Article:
It is important to note here that if someone has anorexia nervosa, their diagnosis is a simple procedure as the sudden loss of body weight makes it apparent. Here the key emphasis should be on the word ‘sudden’ since this is what draws the boundary between an n atypical anorexia nervosa and anorexia nervosa.

As stated above in the article, these people often go undiagnosed since they might possess other symptoms but there is no apparent sign of weight loss. But if the inspection is done over a longer period of time, this condition can also proceed to the same condition if it prolongs over a long period.

Misdiagnosis in the case of the atypical anorexia

If you have the condition of atypical anorexia, you will probably encounter people saying “oh! You aren’t really sick” or “you don’t actually have an eating disorder”. Even doctors and experts might overlook the behavioral symptoms in such a case or might even encourage the patient to have a weight loss.

This attitude generally ignores the suffering of the people with the disorder as they are often told that their health consequences are not that extreme so no need to take proper medication for the case. What’s worse is that often they are even told to opt for a weight loss or hear positive reinforcements about weight loss from their doctors.

Such diagnoses often overlook the HAES principle that clearly states that if someone is eating enough nutrition but is overweight, that person is still healthier than someone restricting their diet to achieve a normal BMI. The lack of nutrition in the case of atypical anorexia creates the same havoc on the individual’s body.

Inaccessibility to proper treatment

Since people associate anorexia nervosa so intensely with the image of a person with a poor body physique, a normal size person with atypical anorexia might face a lack of acceptance from the general society and the people with other eating disorders.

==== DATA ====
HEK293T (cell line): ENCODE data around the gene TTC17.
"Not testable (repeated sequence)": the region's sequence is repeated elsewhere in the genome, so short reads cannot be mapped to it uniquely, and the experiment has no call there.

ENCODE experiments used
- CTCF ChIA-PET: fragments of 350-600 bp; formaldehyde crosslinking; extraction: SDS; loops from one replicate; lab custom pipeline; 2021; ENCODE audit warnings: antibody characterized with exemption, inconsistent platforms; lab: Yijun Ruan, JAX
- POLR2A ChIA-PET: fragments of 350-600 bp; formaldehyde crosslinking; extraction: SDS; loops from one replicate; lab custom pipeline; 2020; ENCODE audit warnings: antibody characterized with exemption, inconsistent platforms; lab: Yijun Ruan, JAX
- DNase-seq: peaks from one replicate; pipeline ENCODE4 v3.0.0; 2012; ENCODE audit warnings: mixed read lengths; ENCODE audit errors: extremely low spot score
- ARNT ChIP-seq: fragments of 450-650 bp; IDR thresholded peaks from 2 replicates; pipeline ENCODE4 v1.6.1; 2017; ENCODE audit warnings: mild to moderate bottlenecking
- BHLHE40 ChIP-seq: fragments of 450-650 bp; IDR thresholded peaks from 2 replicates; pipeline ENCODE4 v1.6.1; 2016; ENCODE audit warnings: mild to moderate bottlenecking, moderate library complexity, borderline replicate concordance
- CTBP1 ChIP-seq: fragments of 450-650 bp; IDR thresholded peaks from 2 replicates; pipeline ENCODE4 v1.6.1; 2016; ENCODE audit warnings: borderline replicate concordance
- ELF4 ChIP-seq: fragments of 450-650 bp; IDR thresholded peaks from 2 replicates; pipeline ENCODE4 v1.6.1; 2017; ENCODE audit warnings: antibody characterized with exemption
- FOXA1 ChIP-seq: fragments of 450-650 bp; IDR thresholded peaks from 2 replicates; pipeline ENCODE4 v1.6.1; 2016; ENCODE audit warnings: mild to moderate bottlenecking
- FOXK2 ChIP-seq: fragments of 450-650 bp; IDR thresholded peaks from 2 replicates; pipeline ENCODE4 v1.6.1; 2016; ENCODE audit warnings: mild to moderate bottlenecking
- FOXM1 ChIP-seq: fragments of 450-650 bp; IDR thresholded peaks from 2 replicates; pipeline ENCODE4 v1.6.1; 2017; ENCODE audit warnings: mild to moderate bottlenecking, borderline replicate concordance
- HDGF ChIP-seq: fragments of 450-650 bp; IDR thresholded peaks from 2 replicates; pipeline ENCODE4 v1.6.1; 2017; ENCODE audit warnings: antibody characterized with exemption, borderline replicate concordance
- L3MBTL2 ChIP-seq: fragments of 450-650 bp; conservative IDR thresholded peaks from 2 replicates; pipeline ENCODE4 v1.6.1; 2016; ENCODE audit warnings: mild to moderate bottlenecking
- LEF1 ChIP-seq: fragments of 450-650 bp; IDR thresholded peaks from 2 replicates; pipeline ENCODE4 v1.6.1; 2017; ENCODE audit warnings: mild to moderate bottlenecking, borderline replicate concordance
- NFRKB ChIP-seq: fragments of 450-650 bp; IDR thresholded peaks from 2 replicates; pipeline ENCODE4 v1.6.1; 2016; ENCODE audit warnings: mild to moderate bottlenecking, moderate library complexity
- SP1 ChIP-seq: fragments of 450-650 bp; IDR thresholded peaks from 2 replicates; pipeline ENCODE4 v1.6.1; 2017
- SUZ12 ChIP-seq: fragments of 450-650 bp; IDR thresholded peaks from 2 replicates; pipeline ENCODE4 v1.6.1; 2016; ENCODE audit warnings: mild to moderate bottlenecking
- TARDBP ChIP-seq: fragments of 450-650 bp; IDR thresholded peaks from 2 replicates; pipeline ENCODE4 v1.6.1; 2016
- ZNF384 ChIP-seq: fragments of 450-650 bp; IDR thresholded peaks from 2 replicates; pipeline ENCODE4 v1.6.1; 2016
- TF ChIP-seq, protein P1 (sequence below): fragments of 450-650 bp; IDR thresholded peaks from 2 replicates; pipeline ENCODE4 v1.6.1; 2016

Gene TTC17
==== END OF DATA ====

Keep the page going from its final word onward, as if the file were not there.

Such myths leave these individuals underserved of the proper treatment that they deserve. Similarly, since they are so often told they don’t possess the right criteria to meet the treatment for an eating disorder, these; people start hiding their disordered behaviors that further weaken their condition and increase the severity.

Because the symptoms of atypical anorexia are not as readily apparent as the ones from anorexia nervosa, it can often go misdiagnosed. But this does not limit the seriousness of the condition as atypical anorexia is just as severe and risky as its fellow neighbor.

Final Thoughts

Atypical anorexia is an extremely dangerous condition as studies have found this disorder has the highest death rate of any other mental health disorder. Not only does the inadequacy of food result in a prominent risk factor but the lack of fuel to the brain limits one’s capability to think effectively which leads to a distorted thinking pattern. Without proper treatment, this disorder can turn fatal. Therefore, patients should consult medical specialists as soon as possible.